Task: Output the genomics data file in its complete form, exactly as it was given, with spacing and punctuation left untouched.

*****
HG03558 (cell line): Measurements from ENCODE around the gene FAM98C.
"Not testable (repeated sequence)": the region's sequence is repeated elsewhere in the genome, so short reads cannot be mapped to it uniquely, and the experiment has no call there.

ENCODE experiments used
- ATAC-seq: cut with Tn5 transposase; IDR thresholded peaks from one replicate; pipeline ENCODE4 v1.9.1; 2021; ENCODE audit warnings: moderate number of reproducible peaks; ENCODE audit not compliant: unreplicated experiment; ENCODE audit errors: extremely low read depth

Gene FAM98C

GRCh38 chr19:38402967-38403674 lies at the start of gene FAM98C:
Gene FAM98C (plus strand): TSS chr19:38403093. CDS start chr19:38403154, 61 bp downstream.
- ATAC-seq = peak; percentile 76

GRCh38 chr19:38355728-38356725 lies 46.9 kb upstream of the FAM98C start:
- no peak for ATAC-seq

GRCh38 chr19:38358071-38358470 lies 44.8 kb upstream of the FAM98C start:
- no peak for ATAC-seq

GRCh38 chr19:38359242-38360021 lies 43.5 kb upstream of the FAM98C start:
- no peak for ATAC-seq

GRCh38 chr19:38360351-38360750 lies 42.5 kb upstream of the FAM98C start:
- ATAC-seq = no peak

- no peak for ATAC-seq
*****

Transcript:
HG03558 (cell line): Measurements from ENCODE around the gene FAM98C.
"Not testable (repeated sequence)": the region's sequence is repeated elsewhere in the genome, so short reads cannot be mapped to it uniquely, and the experiment has no call there.

ENCODE experiments used
- ATAC-seq: cut with Tn5 transposase; IDR thresholded peaks from one replicate; pipeline ENCODE4 v1.9.1; 2021; ENCODE audit warnings: moderate number of reproducible peaks; ENCODE audit not compliant: unreplicated experiment; ENCODE audit errors: extremely low read depth

Gene FAM98C

GRCh38 chr19:38402967-38403674 lies at the start of gene FAM98C:
Gene FAM98C (plus strand): TSS chr19:38403093. CDS start chr19:38403154, 61 bp downstream.
- ATAC-seq = peak; percentile 76

GRCh38 chr19:38355728-38356725 lies 46.9 kb upstream of the FAM98C start:
- no peak for ATAC-seq

GRCh38 chr19:38358071-38358470 lies 44.8 kb upstream of the FAM98C start:
- no peak for ATAC-seq

GRCh38 chr19:38359242-38360021 lies 43.5 kb upstream of the FAM98C start:
- no peak for ATAC-seq

GRCh38 chr19:38360351-38360750 lies 42.5 kb upstream of the FAM98C start:
- ATAC-seq = no peak

- no peak for ATAC-seq